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Individual cells, a new epigenomic target

All somatic cells of a body have the same genome. But each of them can present a different gene expression profile depending on the epigenetic marks that, acting as molecular switches, activate or deactivate these sequences. These regulatory systems, globally known as the epigenome, include the chemical modification of the genetic fragments and the histones, or changes in the accessibility and make-up of the DNA.

Scientists reveal the epigenetic secrets of blood cells

In October 2011, an international consortium of scientists launched the project BLUEPRINT, an initiative backed by thirty million euros in funding from the European Commission. The goal was to determine how genes are activated or repressed; in other words, trace the epigenetic blueprint of blood cells. The secrets of the mechanisms that activate and repress gene expression are fundamental to understanding the appearance of certain pathologies related with blood cells, such as different types of cancer, diabetes or autoimmune diseases.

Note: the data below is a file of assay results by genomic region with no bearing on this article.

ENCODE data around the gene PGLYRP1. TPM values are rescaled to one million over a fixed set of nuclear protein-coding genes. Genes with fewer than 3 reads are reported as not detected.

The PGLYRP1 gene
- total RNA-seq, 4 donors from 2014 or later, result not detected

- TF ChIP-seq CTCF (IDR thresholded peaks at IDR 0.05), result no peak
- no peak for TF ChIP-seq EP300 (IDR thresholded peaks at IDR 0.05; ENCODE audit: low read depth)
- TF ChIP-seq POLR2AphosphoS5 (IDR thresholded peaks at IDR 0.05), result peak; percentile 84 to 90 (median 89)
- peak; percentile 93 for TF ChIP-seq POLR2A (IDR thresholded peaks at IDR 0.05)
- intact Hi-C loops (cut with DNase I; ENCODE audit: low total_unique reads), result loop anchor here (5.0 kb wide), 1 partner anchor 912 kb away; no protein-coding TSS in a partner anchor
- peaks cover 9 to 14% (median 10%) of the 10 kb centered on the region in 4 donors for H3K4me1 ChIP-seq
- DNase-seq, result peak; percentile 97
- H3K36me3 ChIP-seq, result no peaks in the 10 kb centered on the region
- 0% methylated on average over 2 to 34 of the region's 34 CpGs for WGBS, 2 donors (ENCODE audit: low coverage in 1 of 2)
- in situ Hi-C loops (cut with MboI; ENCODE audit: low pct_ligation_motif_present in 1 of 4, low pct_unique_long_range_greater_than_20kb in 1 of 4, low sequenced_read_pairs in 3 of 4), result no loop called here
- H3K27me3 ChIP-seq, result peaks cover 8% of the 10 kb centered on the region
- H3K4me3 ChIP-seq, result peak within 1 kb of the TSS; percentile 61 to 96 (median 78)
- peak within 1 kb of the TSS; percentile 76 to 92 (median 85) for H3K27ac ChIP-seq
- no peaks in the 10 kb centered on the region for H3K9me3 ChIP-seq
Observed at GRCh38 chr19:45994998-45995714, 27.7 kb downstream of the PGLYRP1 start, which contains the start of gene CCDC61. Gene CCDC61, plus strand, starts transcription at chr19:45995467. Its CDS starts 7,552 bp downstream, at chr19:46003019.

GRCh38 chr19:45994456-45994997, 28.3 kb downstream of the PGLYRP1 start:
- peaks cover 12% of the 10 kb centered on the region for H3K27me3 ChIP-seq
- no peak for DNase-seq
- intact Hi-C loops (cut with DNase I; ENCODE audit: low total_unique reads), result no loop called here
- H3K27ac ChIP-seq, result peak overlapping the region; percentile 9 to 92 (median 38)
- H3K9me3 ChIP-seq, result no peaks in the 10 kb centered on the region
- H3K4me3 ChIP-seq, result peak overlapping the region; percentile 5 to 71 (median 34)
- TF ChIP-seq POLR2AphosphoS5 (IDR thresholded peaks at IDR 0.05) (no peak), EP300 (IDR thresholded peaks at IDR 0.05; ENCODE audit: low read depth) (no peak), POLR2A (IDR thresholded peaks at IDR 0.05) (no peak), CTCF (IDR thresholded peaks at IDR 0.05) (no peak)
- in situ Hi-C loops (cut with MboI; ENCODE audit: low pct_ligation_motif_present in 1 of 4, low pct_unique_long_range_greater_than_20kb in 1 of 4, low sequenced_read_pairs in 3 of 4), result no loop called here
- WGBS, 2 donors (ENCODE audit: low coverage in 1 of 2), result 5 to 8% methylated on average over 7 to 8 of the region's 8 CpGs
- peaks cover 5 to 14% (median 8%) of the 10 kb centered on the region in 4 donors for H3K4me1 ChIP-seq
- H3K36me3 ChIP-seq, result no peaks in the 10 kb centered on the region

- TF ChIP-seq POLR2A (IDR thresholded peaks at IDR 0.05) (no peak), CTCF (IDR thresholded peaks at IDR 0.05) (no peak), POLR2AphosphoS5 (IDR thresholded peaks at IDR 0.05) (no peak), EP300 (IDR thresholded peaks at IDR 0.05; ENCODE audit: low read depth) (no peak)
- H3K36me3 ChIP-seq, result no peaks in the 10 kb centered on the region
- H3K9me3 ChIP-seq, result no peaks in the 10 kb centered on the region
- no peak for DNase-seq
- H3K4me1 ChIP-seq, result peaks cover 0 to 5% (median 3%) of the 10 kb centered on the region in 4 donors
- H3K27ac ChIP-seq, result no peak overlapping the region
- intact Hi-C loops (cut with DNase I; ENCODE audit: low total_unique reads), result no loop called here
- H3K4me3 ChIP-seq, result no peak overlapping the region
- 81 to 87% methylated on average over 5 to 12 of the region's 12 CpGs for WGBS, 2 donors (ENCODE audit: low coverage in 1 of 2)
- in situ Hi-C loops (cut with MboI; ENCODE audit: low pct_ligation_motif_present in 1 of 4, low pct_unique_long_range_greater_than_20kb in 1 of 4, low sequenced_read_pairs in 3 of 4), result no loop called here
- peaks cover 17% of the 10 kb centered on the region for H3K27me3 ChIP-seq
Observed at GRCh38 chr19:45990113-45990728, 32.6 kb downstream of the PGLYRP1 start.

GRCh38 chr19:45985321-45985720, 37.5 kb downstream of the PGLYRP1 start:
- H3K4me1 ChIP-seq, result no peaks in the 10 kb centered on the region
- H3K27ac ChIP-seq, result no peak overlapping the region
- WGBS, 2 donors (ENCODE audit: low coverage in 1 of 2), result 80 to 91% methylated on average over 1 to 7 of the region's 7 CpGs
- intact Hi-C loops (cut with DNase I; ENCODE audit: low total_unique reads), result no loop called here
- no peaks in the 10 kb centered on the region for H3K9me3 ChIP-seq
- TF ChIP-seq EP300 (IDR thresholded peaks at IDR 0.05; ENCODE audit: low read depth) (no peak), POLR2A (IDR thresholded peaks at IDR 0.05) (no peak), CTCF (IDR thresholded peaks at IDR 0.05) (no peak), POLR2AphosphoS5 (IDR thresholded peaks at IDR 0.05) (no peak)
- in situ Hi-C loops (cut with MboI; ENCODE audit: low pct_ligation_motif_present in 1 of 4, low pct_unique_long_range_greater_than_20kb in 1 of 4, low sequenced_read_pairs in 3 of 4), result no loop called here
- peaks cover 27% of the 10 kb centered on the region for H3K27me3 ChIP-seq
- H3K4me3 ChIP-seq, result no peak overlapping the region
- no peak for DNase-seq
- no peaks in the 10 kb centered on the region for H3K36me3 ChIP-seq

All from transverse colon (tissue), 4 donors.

Epigenetics takes the leap from laboratory work benches to the Stock Market

Year 2000. Prior to the dawn of the 21st century, researchers Carlos Buesa and Tamara Maes decided to enter the business world by creating Oryzon Genomics, a spin-off of the Universitat de Barcelona and the Spanish National Research Council (CSIC). Their objective was simply to identify and validate genetic markers and proteins of medical benefit in the diagnosis and treatment of serious diseases.

How was the sixth DNA base discovered?

A few weeks ago, Manel Esteller's team published, in the journal Cell, research that discussed the discovery and functional characterisation of N6-methyladenosine (6mA), also described as the sixth DNA base.

This discovery has brought epigenetics, a discipline that is changing the way we understand biology, back into focus. In 2011, the bioentrepreneur and researcher Nessa Carey drew a curious comparison in her book The Epigenetics Revolution: